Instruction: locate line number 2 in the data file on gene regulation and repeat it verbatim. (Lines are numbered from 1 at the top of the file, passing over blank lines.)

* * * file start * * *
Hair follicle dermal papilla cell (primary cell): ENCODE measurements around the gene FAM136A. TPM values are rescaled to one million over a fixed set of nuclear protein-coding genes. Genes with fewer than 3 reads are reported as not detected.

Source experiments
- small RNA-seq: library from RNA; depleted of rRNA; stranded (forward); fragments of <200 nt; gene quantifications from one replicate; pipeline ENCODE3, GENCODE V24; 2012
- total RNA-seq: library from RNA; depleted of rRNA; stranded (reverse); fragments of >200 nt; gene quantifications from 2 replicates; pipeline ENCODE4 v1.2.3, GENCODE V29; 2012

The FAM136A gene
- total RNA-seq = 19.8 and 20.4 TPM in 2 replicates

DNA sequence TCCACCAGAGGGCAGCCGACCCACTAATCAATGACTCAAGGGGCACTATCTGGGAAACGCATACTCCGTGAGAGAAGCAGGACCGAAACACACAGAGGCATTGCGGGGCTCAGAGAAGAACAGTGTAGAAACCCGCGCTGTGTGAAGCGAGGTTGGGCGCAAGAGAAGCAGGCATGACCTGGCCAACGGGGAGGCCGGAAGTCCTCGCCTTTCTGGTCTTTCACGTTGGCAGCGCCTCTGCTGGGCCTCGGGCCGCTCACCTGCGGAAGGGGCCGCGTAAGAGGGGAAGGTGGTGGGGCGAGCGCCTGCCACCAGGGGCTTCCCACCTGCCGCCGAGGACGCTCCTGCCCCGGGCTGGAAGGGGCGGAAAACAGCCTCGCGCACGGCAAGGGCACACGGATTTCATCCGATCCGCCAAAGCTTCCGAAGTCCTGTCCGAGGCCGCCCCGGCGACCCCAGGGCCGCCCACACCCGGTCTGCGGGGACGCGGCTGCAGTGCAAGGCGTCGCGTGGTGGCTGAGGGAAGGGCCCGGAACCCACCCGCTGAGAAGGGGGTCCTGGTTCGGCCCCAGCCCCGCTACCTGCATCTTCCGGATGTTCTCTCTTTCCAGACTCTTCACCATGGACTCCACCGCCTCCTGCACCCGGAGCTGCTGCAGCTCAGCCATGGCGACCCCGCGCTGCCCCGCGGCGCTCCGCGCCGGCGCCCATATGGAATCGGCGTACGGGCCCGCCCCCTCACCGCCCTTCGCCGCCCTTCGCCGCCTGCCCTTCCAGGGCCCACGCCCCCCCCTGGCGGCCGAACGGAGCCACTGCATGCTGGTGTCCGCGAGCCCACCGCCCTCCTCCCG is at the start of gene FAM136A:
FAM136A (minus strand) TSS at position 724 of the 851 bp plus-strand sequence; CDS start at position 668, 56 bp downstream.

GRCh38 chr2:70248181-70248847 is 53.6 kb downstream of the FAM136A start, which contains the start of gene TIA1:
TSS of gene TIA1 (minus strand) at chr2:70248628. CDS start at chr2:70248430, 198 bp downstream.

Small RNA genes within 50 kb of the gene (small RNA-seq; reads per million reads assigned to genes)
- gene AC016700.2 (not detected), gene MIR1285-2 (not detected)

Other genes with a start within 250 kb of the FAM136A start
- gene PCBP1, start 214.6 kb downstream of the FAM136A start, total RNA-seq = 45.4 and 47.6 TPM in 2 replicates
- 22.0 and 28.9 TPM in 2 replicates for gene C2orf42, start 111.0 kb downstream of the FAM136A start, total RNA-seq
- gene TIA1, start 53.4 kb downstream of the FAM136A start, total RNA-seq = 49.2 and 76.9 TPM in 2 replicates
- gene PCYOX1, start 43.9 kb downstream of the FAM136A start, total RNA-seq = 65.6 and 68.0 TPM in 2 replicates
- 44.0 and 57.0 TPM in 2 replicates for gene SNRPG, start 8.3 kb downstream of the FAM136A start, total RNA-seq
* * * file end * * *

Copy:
Source experiments